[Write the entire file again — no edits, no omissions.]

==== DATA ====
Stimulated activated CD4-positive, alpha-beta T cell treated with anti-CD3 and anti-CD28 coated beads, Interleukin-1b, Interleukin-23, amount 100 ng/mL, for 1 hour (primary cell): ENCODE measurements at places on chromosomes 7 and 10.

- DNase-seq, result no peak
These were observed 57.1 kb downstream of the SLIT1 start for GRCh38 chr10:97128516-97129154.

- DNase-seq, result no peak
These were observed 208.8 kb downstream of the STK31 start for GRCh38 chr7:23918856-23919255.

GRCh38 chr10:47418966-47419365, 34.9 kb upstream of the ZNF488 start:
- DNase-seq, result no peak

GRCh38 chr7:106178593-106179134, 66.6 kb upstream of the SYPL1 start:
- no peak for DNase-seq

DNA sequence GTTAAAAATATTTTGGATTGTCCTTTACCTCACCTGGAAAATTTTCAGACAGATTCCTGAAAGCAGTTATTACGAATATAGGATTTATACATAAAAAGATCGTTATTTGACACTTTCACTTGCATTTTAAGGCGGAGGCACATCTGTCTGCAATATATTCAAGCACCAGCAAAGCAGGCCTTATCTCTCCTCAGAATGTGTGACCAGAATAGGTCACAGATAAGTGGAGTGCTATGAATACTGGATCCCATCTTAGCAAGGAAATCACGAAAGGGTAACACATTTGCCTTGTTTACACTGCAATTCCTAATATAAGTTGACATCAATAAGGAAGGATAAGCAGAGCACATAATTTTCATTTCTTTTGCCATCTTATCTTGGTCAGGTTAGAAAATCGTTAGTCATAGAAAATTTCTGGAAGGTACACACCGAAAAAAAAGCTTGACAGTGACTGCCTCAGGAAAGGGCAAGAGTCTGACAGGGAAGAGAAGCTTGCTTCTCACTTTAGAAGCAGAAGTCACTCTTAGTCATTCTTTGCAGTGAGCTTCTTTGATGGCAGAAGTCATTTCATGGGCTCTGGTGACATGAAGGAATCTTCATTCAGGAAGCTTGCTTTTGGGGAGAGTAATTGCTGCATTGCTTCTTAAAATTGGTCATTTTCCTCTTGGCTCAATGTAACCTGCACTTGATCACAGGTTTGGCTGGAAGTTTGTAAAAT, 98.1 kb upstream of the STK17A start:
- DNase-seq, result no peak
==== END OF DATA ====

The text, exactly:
Stimulated activated CD4-positive, alpha-beta T cell treated with anti-CD3 and anti-CD28 coated beads, Interleukin-1b, Interleukin-23, amount 100 ng/mL, for 1 hour (primary cell): ENCODE measurements at places on chromosomes 7 and 10.

- DNase-seq, result no peak
These were observed 57.1 kb downstream of the SLIT1 start for GRCh38 chr10:97128516-97129154.

- DNase-seq, result no peak
These were observed 208.8 kb downstream of the STK31 start for GRCh38 chr7:23918856-23919255.

GRCh38 chr10:47418966-47419365, 34.9 kb upstream of the ZNF488 start:
- DNase-seq, result no peak

GRCh38 chr7:106178593-106179134, 66.6 kb upstream of the SYPL1 start:
- no peak for DNase-seq

DNA sequence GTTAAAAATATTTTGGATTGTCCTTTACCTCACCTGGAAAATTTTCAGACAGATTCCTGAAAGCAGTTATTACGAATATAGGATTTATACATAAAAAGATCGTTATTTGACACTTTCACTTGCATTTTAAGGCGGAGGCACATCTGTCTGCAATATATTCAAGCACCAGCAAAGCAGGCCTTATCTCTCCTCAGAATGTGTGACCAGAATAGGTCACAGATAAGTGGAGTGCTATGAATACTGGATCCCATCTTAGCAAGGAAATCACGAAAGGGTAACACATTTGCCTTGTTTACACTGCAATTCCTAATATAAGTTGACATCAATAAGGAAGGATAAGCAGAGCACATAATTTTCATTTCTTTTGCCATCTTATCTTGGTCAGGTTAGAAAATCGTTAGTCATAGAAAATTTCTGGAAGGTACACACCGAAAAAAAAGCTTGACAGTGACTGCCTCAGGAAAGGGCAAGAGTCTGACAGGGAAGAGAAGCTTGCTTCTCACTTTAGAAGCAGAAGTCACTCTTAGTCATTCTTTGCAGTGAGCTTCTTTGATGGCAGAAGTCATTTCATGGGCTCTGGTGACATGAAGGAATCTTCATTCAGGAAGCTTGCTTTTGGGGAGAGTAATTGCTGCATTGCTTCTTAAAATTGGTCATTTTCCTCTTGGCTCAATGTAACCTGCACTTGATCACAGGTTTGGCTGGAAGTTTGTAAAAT, 98.1 kb upstream of the STK17A start:
- DNase-seq, result no peak